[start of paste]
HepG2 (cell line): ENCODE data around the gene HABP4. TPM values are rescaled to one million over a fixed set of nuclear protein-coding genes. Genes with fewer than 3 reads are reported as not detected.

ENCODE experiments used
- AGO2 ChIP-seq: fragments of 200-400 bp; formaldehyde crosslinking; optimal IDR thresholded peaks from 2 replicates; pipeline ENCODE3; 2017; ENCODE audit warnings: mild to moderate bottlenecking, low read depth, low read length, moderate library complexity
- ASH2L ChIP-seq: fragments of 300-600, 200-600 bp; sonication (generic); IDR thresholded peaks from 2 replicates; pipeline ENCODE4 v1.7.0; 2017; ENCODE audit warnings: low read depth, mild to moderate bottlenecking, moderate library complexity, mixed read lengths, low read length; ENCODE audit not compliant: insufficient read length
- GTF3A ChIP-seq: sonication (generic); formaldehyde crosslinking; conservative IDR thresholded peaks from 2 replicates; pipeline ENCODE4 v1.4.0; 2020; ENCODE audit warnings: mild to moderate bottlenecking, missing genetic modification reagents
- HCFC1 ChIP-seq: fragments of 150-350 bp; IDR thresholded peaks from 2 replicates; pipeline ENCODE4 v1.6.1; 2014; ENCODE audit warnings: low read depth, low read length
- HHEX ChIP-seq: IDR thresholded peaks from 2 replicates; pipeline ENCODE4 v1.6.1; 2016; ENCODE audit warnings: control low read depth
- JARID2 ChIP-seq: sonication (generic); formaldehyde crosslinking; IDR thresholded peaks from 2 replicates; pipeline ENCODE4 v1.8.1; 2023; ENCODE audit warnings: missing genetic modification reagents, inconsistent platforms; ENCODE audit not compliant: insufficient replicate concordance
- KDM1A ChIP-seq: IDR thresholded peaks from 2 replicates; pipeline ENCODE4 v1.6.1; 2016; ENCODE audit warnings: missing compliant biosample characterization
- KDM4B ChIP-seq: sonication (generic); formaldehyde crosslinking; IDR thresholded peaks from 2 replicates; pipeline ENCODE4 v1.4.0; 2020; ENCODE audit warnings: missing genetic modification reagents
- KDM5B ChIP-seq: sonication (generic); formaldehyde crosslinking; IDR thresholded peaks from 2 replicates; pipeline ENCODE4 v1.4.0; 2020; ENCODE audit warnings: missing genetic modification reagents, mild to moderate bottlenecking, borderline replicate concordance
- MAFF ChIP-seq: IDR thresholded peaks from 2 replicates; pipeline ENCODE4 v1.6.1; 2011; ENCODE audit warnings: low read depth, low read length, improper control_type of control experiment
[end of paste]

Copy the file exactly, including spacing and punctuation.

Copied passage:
HepG2 (cell line): ENCODE data around the gene HABP4. TPM values are rescaled to one million over a fixed set of nuclear protein-coding genes. Genes with fewer than 3 reads are reported as not detected.

ENCODE experiments used
- AGO2 ChIP-seq: fragments of 200-400 bp; formaldehyde crosslinking; optimal IDR thresholded peaks from 2 replicates; pipeline ENCODE3; 2017; ENCODE audit warnings: mild to moderate bottlenecking, low read depth, low read length, moderate library complexity
- ASH2L ChIP-seq: fragments of 300-600, 200-600 bp; sonication (generic); IDR thresholded peaks from 2 replicates; pipeline ENCODE4 v1.7.0; 2017; ENCODE audit warnings: low read depth, mild to moderate bottlenecking, moderate library complexity, mixed read lengths, low read length; ENCODE audit not compliant: insufficient read length
- GTF3A ChIP-seq: sonication (generic); formaldehyde crosslinking; conservative IDR thresholded peaks from 2 replicates; pipeline ENCODE4 v1.4.0; 2020; ENCODE audit warnings: mild to moderate bottlenecking, missing genetic modification reagents
- HCFC1 ChIP-seq: fragments of 150-350 bp; IDR thresholded peaks from 2 replicates; pipeline ENCODE4 v1.6.1; 2014; ENCODE audit warnings: low read depth, low read length
- HHEX ChIP-seq: IDR thresholded peaks from 2 replicates; pipeline ENCODE4 v1.6.1; 2016; ENCODE audit warnings: control low read depth
- JARID2 ChIP-seq: sonication (generic); formaldehyde crosslinking; IDR thresholded peaks from 2 replicates; pipeline ENCODE4 v1.8.1; 2023; ENCODE audit warnings: missing genetic modification reagents, inconsistent platforms; ENCODE audit not compliant: insufficient replicate concordance
- KDM1A ChIP-seq: IDR thresholded peaks from 2 replicates; pipeline ENCODE4 v1.6.1; 2016; ENCODE audit warnings: missing compliant biosample characterization
- KDM4B ChIP-seq: sonication (generic); formaldehyde crosslinking; IDR thresholded peaks from 2 replicates; pipeline ENCODE4 v1.4.0; 2020; ENCODE audit warnings: missing genetic modification reagents
- KDM5B ChIP-seq: sonication (generic); formaldehyde crosslinking; IDR thresholded peaks from 2 replicates; pipeline ENCODE4 v1.4.0; 2020; ENCODE audit warnings: missing genetic modification reagents, mild to moderate bottlenecking, borderline replicate concordance
- MAFF ChIP-seq: IDR thresholded peaks from 2 replicates; pipeline ENCODE4 v1.6.1; 2011; ENCODE audit warnings: low read depth, low read length, improper control_type of control experiment